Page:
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Tennis: Australia's Immigration Minister cancels Novak Djokovic's visa


MELBOURNE (REUTERS) – The Australian government cancelled Novak Djokovic’s visa for a second time on Friday (Jan 14), saying the tennis world No. 1 – who remains unvaccinated against Covid-19 – may pose a risk to the community.

Immigration Minister Alex Hawke used discretionary powers to again cancel the Serb’s visa, after a court quashed an earlier revocation and released him from immigration detention on Monday.

“Today I exercised my power under section 133C(3) of the Migration Act to cancel the visa held by Mr Novak Djokovic on health and good order grounds, on the basis that it was in the public interest to do so,” Mr Hawke said in a statement.

Under the section of the Migration Act which the minister used to exercise his power to cancel the visa, Djokovic would not be able to secure a visa to come to Australia for three years, except in compelling circumstances that affect Australia’s interest.

The decision to again cancel the visa could also set up a second court battle by the Serbian tennis star.

Djokovic, the defending champion, had spent the early part of Friday on an empty court at Melbourne Park practising.

He had been included in Thursday’s draw as top seed and was due to face fellow Serb Miomir Kecmanovic for his opening match, probably on Monday or Tuesday.

Earlier, Melbourne’s The Age newspaper cited a source in Prime Minister Scott Morrison’s Liberal Party as saying that the government was “strongly leaning” towards revoking the visa again.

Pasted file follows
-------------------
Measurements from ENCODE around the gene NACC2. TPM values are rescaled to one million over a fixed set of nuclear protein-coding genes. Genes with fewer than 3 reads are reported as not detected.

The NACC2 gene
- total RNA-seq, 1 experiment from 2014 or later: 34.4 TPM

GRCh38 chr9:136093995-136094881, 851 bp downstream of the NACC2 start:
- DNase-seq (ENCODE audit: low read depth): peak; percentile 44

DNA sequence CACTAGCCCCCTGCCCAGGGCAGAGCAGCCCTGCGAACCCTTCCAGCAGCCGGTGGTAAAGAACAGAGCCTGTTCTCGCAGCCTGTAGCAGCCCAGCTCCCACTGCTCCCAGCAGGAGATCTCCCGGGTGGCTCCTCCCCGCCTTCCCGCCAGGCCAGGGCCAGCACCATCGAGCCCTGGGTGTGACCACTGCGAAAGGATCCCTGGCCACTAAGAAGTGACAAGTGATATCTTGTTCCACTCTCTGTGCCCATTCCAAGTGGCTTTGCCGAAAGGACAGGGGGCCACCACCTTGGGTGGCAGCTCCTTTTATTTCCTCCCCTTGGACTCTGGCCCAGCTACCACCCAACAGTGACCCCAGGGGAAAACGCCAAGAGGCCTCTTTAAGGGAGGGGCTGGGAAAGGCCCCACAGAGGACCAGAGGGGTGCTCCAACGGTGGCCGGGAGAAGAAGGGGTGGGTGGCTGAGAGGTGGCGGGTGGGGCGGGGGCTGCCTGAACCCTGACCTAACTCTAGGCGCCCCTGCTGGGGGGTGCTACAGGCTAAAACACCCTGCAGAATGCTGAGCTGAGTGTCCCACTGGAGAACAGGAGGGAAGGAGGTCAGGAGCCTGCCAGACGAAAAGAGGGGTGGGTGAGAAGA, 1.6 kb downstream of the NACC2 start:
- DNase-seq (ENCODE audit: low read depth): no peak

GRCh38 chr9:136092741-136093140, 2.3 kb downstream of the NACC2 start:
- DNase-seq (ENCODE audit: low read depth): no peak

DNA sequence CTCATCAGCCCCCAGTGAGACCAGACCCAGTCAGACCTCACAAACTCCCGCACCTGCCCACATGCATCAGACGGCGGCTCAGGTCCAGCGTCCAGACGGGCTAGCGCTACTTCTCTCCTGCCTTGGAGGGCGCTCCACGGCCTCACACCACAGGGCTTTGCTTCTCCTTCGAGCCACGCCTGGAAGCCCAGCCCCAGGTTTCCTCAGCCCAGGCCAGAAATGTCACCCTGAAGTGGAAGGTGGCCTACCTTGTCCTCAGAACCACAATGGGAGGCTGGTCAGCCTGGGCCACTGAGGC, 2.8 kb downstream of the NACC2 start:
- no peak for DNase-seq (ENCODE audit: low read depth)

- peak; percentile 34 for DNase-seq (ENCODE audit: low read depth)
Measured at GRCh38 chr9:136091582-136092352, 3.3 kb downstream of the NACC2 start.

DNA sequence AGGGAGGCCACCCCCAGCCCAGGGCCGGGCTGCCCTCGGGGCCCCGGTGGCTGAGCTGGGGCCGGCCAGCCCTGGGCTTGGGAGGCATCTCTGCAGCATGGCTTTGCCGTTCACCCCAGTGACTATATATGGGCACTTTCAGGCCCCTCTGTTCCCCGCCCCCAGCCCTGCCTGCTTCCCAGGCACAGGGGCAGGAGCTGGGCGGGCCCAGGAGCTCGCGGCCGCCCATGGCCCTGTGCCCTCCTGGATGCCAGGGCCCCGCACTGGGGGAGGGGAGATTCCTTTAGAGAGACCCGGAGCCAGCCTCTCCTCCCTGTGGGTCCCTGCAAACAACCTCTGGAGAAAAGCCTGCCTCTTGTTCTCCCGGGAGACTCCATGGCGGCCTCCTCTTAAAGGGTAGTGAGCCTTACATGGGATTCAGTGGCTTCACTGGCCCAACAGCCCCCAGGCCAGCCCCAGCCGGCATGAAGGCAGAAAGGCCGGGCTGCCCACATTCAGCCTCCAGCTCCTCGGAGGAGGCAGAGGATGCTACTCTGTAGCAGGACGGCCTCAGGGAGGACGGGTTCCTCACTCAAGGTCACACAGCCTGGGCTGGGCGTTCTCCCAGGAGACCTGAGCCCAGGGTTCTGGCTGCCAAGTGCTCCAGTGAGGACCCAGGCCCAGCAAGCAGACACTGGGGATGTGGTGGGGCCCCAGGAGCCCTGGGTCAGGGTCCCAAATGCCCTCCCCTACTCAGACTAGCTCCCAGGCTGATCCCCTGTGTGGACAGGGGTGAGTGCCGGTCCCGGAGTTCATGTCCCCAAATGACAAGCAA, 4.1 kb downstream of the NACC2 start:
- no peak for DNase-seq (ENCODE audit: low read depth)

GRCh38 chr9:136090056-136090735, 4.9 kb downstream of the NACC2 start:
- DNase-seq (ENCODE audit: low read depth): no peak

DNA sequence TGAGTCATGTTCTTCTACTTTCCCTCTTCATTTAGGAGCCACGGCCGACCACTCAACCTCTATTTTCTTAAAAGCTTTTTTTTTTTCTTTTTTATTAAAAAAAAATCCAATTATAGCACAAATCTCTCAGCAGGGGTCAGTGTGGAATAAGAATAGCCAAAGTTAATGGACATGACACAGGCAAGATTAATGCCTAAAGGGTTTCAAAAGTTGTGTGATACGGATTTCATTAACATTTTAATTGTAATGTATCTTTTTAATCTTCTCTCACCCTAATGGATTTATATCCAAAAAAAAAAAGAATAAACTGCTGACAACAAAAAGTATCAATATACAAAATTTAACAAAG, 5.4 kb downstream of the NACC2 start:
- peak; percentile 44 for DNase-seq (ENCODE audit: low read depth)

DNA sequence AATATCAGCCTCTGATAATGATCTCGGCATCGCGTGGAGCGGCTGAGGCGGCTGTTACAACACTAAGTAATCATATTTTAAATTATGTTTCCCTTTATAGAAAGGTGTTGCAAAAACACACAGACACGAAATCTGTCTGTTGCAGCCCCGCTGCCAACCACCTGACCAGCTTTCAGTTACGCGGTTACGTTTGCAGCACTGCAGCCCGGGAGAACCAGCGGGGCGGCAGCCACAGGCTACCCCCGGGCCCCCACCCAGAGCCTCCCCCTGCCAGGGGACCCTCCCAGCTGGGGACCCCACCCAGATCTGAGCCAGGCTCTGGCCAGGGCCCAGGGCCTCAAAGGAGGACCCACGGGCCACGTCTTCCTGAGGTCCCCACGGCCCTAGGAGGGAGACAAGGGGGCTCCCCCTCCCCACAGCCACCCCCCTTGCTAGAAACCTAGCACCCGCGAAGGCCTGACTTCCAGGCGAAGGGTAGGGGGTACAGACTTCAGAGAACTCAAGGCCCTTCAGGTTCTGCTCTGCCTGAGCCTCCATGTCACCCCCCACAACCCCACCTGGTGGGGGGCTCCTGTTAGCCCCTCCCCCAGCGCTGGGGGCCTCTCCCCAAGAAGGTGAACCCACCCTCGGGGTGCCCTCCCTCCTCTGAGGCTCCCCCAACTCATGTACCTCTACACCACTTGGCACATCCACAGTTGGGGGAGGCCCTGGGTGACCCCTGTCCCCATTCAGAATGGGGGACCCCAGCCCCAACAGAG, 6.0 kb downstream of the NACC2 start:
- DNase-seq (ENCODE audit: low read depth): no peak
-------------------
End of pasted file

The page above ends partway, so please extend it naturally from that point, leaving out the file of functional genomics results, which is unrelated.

Djokovic, a vaccine sceptic, fuelled widespread anger in Australia when he announced last week he was heading to Melbourne for the Australian Open with a medical exemption to requirements for visitors to be inoculated against Covid-19.

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On arrival, the Australian Border Force decided his exemption was invalid and put him in an immigration detention hotel alongside asylum seekers for several days.

A court on Monday allowed him to stay on the grounds that officials had been “unreasonable” in the way they handled his interview in a seven-hour process in the middle of the night when he was detained at the Melbourne airport.

Djokovic’s cause was not helped by a mistake in his entry declaration relating to overseas travel in the prior two weeks, which he attributed to his agent. He also acknowledged he should have rescheduled an interview and photoshoot for a French newspaper on Dec 18 while infected with Covid-19.

Australia has endured some of the world’s longest lockdowns, has a 90 per cent vaccination rate among adults, and has seen a runaway Omicron outbreak bring nearly a million cases in the last two weeks.

An online poll by the News Corp media group found that 83 per cent favoured the government trying to deport the tennis star.

“Absolutely, he should go. He hasn’t done the right thing and is being a bit cheeky about it,” said Venus Virgin Tomarz, 45, who lives in Melbourne.

Finance Minister Simon Birmingham said on morning television on Friday that visa decisions were a matter for the country’s Immigration Minister Alex Hawke, but the policy settings of the government overall were “crystal clear”.

“That is that people who enter Australia who are not Australian citizens should be double dose vaccinated unless they have a clear and valid medical exemption against that,” he said on Channel 9’s Today Show.

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Some tennis players say Djokovic should be allowed to play, but not all have been supportive.

World No. 4 Stefanos Tsitsipas criticised his behaviour.

“For sure he has been playing by his own rules,” Tsitsipas said in an interview with Indian broadcaster WION.

“Nearly everyone in the Australian Open had been vaccinated. But others chose to follow their own way which kind of makes the majority look like they’re all fools.”



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